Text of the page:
Photo: ‘The Phantom’/Paramount+
‘The Phantom’ is a heart-wrenching tale of guilt, innocence, and wrongful convictions. Made by filmmaker Patrick Forbes as a documentary, it follows the life of Carlos DeLuna after he’s accused of murder. Forbes’s film dives into ripple effects that happen to DeLuna and his friends and family. He’s villainized in the media and made out to be a monster, much to the anger of his family. DeLuna had served time in jail long before the murder he was accused of, but it was for nonviolent crimes. As the film progresses, holes are poked on either side of the law, leaving the audience to wonder who was really guilty.
‘The Phantom’ – The Shock Factor
Like many other true-crime films, ‘The Phantom’ combines fiction and nonfiction to craft its own narrative. Forbes has an agenda like any other director, to prove that DeLuna was wrongfully accused of murder. To do this, he utilizes a variety of techniques, just like any fiction director would. One of the biggest ways he does this is by using the actual audio from Wanda Lopez’s death. The call is haunting and is played multiple times throughout the film for emphasis. To be fair, it makes sense why the police would want to put someone away as fast as possible after hearing it. Though, that doesn’t excuse the job they did and the mistakes they made while handling DeLuna’s case.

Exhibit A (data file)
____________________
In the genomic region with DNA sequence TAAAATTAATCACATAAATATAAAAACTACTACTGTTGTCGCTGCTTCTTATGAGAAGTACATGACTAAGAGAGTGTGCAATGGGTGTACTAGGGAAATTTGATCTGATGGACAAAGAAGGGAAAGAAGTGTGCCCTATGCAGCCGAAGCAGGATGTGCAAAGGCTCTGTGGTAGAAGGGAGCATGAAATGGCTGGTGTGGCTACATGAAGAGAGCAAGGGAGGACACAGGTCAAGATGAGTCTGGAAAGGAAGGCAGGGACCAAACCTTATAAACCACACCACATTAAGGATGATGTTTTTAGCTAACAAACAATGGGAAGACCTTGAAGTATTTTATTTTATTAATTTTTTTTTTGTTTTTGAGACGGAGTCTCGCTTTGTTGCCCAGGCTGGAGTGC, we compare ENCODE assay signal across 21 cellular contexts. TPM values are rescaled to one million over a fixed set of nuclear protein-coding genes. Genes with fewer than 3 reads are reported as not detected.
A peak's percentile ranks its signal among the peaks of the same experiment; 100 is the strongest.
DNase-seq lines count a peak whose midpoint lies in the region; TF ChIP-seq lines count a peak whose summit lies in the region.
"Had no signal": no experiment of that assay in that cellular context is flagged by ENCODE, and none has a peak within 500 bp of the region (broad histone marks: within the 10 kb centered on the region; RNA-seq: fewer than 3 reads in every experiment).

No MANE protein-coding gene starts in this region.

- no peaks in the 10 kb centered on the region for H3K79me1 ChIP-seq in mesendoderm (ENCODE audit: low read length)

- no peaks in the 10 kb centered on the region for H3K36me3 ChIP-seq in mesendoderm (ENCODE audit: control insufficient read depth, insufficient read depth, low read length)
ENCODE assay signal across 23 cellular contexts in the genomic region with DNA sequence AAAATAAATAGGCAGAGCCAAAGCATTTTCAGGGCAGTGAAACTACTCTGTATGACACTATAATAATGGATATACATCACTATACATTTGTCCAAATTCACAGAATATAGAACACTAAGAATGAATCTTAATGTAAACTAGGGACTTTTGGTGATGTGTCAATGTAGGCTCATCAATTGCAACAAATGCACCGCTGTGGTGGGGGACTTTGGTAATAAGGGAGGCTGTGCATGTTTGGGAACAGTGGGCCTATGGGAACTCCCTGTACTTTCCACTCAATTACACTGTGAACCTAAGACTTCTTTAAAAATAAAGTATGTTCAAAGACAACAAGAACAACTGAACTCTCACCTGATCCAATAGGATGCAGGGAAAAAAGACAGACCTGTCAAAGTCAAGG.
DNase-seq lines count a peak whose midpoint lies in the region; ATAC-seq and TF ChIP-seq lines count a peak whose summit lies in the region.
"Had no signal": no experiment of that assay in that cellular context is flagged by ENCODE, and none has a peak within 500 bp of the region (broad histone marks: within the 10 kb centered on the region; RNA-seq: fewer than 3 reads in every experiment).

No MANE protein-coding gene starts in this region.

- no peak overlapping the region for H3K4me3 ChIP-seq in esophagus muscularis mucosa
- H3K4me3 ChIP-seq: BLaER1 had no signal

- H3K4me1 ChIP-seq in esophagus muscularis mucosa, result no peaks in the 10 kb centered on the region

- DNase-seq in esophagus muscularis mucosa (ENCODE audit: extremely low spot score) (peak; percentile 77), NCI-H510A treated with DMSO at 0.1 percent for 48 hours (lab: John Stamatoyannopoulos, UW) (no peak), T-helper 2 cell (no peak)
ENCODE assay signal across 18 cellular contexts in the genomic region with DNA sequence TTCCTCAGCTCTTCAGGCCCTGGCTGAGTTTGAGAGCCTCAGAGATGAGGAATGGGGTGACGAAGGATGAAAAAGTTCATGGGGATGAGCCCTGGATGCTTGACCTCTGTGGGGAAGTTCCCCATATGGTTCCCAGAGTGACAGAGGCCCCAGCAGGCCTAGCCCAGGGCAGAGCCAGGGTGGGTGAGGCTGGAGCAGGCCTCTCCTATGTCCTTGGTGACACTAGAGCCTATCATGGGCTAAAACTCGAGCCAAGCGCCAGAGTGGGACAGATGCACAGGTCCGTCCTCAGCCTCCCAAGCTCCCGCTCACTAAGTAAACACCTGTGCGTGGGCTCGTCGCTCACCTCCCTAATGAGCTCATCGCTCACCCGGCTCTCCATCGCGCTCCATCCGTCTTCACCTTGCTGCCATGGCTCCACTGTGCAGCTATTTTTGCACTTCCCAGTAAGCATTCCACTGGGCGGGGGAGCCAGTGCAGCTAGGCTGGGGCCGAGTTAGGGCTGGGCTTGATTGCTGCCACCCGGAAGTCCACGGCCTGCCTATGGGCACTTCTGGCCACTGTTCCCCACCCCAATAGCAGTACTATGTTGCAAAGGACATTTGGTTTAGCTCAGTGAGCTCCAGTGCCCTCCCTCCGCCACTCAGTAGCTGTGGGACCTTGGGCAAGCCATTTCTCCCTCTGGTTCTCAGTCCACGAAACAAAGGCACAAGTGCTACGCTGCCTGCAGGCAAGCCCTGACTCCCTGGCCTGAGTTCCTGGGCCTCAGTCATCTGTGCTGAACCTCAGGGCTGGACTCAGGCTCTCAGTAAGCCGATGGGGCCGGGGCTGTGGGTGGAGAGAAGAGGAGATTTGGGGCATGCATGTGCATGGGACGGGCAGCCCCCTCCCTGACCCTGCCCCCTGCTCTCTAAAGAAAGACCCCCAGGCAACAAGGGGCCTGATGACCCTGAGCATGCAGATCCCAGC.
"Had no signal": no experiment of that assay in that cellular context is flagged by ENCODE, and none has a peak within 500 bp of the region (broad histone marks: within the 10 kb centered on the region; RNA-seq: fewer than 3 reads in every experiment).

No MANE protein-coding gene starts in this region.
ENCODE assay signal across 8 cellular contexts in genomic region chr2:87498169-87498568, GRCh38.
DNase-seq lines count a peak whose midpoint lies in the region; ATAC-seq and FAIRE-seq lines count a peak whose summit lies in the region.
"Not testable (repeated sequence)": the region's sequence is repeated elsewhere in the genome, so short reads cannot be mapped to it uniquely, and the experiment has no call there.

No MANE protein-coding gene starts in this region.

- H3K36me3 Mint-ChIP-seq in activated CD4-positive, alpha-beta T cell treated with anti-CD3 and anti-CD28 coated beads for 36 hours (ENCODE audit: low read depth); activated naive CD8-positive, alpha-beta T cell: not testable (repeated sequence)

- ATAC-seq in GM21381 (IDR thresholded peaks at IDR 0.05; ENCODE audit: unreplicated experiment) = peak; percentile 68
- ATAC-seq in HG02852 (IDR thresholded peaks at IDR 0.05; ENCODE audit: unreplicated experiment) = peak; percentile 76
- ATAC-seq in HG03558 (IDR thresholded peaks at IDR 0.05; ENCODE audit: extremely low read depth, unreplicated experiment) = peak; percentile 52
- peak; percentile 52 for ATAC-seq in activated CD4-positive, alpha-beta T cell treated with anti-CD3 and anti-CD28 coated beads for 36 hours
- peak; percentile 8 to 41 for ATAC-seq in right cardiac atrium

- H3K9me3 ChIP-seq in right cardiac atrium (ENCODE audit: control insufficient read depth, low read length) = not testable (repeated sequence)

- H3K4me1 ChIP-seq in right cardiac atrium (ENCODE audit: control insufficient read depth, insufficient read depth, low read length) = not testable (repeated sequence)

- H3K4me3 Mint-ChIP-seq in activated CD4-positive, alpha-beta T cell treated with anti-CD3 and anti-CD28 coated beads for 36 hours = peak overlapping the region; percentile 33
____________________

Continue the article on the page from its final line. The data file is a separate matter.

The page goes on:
In fact, the title of this movie is a quote from an officer, something that fits the story as the film goes on. For context, DeLuna had implicated a man named Carlos Hernandez but officers couldn’t find someone who matched the description that DeLuna gave them. The officer decided that Hernandez was merely “a phantom” of DeLuna’s imagination and they eventually gave up on finding the other man. The film has quite a few moments that create an uneasy and unsettling feeling for the audience, including a lot of re-enactments. Paired with testimonies from a variety of people, some people were directly involved with DeLuna and others had only heard of him, this movie delivers a punch.